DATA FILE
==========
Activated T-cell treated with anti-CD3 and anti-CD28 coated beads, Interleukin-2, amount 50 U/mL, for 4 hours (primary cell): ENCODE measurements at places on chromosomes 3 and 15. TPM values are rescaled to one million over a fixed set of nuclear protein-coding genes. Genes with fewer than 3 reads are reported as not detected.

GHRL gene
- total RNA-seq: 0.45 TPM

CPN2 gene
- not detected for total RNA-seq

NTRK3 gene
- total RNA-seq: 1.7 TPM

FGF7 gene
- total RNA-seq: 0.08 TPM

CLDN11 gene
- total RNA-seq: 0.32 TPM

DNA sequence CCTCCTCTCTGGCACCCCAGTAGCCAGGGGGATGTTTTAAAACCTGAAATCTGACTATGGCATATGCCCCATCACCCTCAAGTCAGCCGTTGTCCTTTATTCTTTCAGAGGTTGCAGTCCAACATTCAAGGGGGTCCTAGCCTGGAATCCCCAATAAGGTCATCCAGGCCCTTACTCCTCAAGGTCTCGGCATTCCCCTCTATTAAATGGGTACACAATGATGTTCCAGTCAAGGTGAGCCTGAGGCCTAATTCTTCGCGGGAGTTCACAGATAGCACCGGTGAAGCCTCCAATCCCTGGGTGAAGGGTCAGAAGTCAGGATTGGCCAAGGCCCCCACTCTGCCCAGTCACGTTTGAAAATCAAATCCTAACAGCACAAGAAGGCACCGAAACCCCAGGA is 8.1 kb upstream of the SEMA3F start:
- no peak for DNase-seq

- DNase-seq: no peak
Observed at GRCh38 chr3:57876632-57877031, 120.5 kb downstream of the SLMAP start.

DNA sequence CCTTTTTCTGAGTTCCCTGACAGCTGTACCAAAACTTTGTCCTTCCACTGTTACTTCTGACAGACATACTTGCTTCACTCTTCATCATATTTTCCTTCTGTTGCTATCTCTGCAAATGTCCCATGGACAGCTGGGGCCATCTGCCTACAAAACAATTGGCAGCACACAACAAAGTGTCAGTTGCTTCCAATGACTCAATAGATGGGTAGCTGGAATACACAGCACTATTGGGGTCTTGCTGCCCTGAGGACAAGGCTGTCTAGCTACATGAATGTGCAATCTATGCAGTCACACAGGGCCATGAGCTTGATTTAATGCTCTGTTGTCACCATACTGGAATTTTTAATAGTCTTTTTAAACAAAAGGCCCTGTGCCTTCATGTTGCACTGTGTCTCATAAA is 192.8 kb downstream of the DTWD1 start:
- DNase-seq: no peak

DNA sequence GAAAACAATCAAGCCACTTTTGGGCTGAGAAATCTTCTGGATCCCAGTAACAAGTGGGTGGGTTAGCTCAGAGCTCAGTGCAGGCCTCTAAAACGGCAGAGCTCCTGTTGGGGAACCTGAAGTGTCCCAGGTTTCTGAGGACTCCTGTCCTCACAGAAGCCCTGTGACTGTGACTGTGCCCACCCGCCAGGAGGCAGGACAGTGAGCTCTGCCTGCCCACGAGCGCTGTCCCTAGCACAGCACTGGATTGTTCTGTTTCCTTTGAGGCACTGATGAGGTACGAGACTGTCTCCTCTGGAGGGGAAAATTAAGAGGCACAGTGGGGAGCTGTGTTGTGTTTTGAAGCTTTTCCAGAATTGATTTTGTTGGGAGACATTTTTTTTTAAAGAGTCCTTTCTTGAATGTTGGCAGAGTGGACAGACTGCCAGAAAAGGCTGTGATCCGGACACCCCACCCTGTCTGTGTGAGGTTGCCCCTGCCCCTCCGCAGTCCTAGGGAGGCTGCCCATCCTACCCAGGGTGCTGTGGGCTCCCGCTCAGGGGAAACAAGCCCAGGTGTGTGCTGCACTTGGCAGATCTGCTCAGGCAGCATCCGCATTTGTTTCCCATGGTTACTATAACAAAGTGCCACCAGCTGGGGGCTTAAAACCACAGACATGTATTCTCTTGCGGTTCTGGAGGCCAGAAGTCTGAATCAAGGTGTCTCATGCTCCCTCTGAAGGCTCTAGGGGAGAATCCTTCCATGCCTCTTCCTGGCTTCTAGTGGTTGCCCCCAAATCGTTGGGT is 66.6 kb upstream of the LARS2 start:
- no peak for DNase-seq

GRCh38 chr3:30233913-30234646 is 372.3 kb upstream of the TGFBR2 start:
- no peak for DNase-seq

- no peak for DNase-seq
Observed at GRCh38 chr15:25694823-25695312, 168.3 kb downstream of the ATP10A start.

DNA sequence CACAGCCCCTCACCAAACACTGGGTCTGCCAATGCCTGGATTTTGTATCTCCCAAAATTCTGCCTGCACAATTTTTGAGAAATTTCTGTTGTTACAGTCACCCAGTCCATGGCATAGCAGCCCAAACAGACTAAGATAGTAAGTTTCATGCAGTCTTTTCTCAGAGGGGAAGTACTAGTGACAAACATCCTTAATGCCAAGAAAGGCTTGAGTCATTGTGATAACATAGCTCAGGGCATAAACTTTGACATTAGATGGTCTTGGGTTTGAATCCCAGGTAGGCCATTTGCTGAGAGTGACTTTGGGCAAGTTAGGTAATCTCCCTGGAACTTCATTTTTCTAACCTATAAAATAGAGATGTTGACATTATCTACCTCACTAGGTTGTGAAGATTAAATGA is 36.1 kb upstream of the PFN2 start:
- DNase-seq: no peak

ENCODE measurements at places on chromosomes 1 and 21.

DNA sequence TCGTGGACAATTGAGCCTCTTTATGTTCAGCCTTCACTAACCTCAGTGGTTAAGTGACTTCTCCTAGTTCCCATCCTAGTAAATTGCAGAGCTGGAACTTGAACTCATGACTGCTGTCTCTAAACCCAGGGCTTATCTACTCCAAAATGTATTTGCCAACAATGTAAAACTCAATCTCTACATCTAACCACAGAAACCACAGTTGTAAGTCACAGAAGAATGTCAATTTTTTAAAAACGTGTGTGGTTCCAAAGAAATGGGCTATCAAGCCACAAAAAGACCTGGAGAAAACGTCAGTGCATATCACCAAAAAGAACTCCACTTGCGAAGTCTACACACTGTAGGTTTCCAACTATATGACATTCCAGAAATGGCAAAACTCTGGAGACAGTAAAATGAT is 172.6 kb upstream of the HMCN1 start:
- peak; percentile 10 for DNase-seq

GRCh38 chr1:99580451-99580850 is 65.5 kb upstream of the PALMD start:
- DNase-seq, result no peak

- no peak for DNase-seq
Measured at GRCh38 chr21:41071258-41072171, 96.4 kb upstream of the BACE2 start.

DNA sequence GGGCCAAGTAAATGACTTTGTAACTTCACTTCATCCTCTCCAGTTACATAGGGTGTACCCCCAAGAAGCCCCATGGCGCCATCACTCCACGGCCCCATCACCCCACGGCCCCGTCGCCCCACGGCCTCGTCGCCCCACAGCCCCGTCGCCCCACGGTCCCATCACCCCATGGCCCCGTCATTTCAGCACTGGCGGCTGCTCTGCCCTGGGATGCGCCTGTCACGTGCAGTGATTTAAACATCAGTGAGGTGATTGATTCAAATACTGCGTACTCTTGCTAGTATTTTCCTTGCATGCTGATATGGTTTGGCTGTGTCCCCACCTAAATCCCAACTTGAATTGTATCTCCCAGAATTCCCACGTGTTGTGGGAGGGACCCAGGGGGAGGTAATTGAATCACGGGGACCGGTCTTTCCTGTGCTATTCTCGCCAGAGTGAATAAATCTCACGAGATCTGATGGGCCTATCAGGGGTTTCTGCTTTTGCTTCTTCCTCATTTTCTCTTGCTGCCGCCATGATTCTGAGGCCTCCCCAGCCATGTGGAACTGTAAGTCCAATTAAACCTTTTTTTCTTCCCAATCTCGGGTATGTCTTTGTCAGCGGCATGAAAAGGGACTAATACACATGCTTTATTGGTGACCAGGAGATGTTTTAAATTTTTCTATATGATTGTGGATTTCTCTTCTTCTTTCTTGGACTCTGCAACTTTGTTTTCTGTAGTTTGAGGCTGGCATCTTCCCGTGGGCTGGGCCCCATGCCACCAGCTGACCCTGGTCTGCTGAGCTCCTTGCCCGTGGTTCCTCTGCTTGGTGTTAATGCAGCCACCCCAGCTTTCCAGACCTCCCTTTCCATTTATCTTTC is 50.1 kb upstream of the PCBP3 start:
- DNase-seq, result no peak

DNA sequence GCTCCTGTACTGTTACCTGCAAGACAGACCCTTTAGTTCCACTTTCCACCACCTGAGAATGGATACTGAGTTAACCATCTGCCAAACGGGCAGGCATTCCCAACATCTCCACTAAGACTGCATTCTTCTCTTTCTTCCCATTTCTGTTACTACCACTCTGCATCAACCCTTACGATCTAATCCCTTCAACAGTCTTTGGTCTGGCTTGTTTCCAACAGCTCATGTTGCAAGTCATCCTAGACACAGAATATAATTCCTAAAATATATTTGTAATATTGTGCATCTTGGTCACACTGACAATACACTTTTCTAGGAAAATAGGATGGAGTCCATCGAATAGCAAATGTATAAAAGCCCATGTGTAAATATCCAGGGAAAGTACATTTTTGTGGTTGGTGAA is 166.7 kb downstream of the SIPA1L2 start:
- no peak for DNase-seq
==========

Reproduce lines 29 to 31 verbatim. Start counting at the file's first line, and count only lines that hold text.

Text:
GRCh38 chr1:99580451-99580850 is 65.5 kb upstream of the PALMD start:
- DNase-seq, result no peak

- no peak for DNase-seq